I spent the day in the vault today. The vault is where all of the controlled substances are kept and dispensed. It’s like an enormous safe. I worked with Judy, the vault technician and Andrea, the pharmacist who is on vault duty for the week.
Although there isn’t anything particularly spectacular about the vault, it is pretty awesome to be able to see the controlled substances. At CVS it is locked in a few safes that only the pharmacist has access to. I came to find that a lot of them have really cool features! For instance, the hydrocodone and acetaminophen 5-325 mg is white with pink speckles on it, and the morphine 30 mg SR is a beautiful fuchsia. Needless to say, I haven’t been desensitized to the “cool colors” that tablets can come in. Whenever I bring it up to a technician or a pharmacist, it doesn’t faze them at all. Haha.
The process of dispensing controlled substances here was something new to me as well. I’m not sure if it is just a hospital thing, or a VA thing. They have the Script Pro in the vault that holds about 20 medications and the rest are on the shelf. When filling a prescription, it has to be double counted, and then the number of that medication that’s still “in stock” has to be documented and verified with the computer. So let’s say we are filling oxycodone 5 mg. That would come out of the Script Pro. After double counting it using a counter (they rarely hand count at the hospital), I would have to count ALL of the remaining oxycodone 5 mgs left in the vault and machine. This “in-count” must match the one in the system or we can’t move on. It makes it a bit stressful for the pharmacist working in the vault but it’s a pretty interesting system. This ensures we always have the correct count of controlled medications since they are so highly regulated.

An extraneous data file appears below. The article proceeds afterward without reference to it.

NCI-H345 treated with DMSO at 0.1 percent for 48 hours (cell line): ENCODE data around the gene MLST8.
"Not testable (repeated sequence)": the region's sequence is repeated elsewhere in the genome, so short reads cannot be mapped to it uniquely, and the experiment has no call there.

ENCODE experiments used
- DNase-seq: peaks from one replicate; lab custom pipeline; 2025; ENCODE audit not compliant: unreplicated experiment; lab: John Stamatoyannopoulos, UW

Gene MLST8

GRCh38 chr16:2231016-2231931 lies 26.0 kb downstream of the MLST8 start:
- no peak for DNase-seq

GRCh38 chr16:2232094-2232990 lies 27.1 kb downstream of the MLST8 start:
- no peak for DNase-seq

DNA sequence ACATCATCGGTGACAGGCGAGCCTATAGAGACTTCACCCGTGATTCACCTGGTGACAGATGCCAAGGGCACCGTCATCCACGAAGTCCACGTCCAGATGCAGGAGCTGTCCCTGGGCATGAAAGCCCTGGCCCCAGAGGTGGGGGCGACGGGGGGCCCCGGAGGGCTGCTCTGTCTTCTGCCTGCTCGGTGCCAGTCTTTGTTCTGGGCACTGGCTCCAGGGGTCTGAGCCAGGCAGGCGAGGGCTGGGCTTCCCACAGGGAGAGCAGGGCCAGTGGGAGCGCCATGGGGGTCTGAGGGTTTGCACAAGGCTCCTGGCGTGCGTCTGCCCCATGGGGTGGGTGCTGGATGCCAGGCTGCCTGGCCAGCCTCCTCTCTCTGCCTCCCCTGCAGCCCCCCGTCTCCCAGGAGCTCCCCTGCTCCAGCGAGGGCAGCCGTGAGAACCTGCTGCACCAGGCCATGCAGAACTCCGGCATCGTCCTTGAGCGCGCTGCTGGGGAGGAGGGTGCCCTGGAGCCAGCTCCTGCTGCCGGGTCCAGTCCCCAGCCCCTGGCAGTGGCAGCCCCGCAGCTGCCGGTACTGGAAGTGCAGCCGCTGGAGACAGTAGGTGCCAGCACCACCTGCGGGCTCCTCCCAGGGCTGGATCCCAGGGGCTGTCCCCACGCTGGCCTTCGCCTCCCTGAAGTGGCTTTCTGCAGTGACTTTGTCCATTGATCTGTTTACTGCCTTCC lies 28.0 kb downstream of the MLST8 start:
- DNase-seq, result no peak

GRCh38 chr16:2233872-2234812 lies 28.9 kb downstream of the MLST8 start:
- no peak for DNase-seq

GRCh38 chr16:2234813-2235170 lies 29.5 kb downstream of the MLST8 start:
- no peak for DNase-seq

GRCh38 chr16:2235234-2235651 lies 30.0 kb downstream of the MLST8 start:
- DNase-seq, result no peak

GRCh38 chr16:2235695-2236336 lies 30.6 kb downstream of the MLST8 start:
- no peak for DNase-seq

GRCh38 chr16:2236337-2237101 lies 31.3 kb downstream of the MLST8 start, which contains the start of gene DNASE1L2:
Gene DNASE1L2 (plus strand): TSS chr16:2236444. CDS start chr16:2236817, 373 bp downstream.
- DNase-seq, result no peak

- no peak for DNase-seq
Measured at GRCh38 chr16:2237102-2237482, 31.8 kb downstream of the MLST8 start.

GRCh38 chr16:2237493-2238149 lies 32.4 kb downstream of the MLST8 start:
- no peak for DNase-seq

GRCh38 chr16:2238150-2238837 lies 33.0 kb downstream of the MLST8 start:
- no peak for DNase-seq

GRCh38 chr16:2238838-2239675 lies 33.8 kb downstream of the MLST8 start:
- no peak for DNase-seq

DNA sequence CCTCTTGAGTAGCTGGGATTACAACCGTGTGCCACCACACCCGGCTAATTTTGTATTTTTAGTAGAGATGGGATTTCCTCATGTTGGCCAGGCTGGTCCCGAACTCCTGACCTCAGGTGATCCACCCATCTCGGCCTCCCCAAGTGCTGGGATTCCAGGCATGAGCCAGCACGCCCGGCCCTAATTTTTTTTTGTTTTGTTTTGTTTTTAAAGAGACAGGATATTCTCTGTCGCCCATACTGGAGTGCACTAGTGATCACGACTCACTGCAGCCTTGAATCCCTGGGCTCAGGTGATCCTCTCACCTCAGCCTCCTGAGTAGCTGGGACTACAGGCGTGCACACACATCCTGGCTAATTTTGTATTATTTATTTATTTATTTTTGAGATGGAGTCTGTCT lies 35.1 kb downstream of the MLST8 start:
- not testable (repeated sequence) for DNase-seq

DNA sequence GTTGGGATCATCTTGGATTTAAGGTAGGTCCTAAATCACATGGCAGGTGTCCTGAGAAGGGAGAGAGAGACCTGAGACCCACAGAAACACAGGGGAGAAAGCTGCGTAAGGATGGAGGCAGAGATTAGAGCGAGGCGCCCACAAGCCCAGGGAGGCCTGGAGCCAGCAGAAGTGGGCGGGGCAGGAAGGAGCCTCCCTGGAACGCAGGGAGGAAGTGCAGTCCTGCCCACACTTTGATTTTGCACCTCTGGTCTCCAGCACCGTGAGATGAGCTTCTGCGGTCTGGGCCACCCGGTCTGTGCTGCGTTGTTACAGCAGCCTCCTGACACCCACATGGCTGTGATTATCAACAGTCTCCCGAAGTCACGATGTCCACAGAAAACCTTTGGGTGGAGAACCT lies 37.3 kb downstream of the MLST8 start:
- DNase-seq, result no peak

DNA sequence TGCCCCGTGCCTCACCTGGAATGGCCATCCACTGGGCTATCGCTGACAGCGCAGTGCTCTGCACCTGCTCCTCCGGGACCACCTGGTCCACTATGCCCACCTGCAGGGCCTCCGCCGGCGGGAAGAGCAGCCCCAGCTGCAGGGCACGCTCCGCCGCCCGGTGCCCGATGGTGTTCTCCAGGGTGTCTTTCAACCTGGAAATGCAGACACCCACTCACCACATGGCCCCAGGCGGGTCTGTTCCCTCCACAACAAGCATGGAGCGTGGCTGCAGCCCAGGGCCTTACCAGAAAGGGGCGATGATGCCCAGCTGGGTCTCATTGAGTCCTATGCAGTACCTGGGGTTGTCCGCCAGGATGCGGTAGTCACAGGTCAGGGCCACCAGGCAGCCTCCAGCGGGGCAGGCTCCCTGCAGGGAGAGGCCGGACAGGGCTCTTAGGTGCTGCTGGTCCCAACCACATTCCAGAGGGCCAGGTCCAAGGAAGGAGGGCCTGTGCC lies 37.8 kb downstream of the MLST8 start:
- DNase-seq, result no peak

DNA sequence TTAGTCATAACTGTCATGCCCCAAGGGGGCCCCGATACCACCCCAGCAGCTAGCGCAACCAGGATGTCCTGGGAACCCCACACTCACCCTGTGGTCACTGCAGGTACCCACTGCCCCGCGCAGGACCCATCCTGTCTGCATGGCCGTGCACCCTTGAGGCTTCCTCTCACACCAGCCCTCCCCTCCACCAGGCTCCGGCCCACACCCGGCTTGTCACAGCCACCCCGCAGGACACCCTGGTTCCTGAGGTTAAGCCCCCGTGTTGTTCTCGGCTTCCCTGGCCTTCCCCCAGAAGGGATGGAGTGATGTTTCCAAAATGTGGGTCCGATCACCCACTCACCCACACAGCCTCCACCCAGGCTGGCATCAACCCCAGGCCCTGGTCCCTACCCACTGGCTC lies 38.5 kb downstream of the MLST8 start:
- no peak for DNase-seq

I also learned about the rules and regulations regarding the DEA-222 (which is a form that is used whenever CI & CII drugs are bought or transferred), controlled substance ordering and inventory, and disposal.